Thank you, Congressman Cleaver. It is a privilege to join with you – and with Dr. Richardson and Dr. Burton – in opening the 2012 Consultation. And I want to thank you for your kind words, for your leadership and partnership, and – of course – for your prayers. Please, keep them coming. Let me also thank the members and supporters of the Conference of National Black Churches and the Congressional Black Caucus for your work in bringing us all together today – and bringing renewed attention to the growing need to protect the voting rights of every eligible citizen.
It is a pleasure to be part of this discussion – and to be among so many friends, allies, and dedicated leaders. I am grateful, in particular, for the opportunity to salute the important work that the people in this room are doing each day – all across the country – to enrich our communities and to improve lives.
Since its official establishment in 2009, CNBC’s efforts have reached more than 10 million people. And, in partnership with the Congressional Black Caucus – a group that, over the last 40 years, has established itself as the “Conscience of Congress” – you have emerged as a powerful force for positive change. Together, your organizations are not only providing a voice for the most vulnerable among us, you are shining a light on the problems we must solve and the promises that we must fulfill.
In so many different ways – in classrooms and courtrooms, in houses of worship and halls of justice, and in your own homes and neighborhoods – you are working to protect the progress that has marked our nation’s past, and to strengthen its future. And your efforts honor America’s most noble and enduring cause – of security, opportunity, and justice for all.
Despite all that you’ve done to advance this cause – and the transformative progress that many of us have witnessed within our own lifetimes – as you know, this is no time to become complacent. Yes, we have walked far on the long road toward freedom – but we have not yet reached the Promised Land. And, in too many places, it’s painfully clear that our nation’s long struggle to overcome injustice, to eliminate disparities, to bridge long-standing divisions, to eradicate violence, and to uphold the civil rights of all citizens has not yet ended.
That means it is time, once again, to ask Dr. King’s most famous and enduring question: Where do we go from here? It is time to consider – and to discuss – where we should focus our energies and where we must place our priorities.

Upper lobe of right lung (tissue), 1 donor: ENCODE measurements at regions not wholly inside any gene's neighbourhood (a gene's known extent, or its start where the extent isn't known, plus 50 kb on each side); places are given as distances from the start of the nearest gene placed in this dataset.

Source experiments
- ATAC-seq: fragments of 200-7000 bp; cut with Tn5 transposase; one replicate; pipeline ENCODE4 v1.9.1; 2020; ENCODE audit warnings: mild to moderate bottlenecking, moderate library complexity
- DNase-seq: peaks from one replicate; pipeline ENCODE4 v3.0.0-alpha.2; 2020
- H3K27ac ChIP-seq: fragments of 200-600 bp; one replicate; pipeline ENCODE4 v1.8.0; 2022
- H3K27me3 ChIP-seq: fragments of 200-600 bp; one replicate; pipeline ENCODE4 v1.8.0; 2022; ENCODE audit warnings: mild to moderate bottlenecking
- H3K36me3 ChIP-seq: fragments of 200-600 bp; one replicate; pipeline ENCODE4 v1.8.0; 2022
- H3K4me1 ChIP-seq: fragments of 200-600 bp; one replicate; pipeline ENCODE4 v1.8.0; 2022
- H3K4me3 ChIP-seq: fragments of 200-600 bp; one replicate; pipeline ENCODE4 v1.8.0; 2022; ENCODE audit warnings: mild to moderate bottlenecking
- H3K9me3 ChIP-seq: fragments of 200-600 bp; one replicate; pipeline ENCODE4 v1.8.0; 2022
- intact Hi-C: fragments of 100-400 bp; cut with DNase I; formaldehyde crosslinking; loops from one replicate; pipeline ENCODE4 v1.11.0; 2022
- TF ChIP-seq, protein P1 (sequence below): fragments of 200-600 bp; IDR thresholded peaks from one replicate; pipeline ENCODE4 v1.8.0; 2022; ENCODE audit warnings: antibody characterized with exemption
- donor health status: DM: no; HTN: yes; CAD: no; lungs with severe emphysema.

Like many of you, I would argue that – of all the freedoms we enjoy today – none is more important, or more sacred, than the right to vote. And I’m hardly the first to make such an assessment. In July of 1965, when President Johnson signed the landmark Voting Rights Act into law, he proclaimed that, “the right to vote is the basic right, without which all others are meaningless.”
Today, as Attorney General, I have the privilege – and the solemn duty – of enforcing this law, and the other civil rights reforms that President Johnson, Dr. King, and so many other courageous leaders and activists once championed. For our nation’s Department of Justice, and for our government and law enforcement partners across the country, this is among our highest priorities. And it is evident in the historic progress that’s been made by this Administration – especially when it comes to expanding access to legal services; to combating hate crimes, community violence, and human trafficking; and to strengthening law enforcement efforts so that – in our workplaces and military bases; in our housing and lending markets; in our schools and places of worship; in our immigrant communities and our voting booths – the rights of all Americans are protected.
Our efforts honor the generations who have taken extraordinary risks, and willingly confronted hatred, bias, and ignorance – as well as billy clubs and fire hoses, bullets and bombs – to ensure that their children, and all citizens, would have the chance to participate in the work of their government. And our efforts reflect the fact that the right to vote is not only the cornerstone of our system of government, it is – and always has been – the lifeblood of our democracy. In fact, no force has proved more powerful – or more integral to the success of the great American experiment – than efforts to expand the franchise.
Despite this history, and despite our nation’s long tradition of extending voting rights – to non-property owners and women, to people of color and Native Americans, and to younger Americans – today, a growing number of our fellow citizens are worried about the same disparities, divisions, and problems that – nearly five decades ago – so many fought to address. In my travels across this country, I’ve heard a consistent drumbeat of concern from citizens, who – often for the first time in their lives – now have reason to believe that we are failing to live up to one of our nation’s most noble ideals; and that some of the achievements that defined the civil rights movement now hang in the balance.